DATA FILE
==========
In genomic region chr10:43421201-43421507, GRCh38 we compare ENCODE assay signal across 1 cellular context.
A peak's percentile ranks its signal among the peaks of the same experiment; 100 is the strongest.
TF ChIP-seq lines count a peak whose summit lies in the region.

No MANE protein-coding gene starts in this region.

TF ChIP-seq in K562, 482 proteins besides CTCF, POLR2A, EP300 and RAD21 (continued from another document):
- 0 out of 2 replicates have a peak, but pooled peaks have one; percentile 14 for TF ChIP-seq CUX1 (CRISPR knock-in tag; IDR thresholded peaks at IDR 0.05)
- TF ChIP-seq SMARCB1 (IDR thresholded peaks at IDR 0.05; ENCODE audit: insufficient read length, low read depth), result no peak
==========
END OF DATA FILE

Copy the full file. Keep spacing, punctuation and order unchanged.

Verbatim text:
In genomic region chr10:43421201-43421507, GRCh38 we compare ENCODE assay signal across 1 cellular context.
A peak's percentile ranks its signal among the peaks of the same experiment; 100 is the strongest.
TF ChIP-seq lines count a peak whose summit lies in the region.

No MANE protein-coding gene starts in this region.

TF ChIP-seq in K562, 482 proteins besides CTCF, POLR2A, EP300 and RAD21 (continued from another document):
- 0 out of 2 replicates have a peak, but pooled peaks have one; percentile 14 for TF ChIP-seq CUX1 (CRISPR knock-in tag; IDR thresholded peaks at IDR 0.05)
- TF ChIP-seq SMARCB1 (IDR thresholded peaks at IDR 0.05; ENCODE audit: insufficient read length, low read depth), result no peak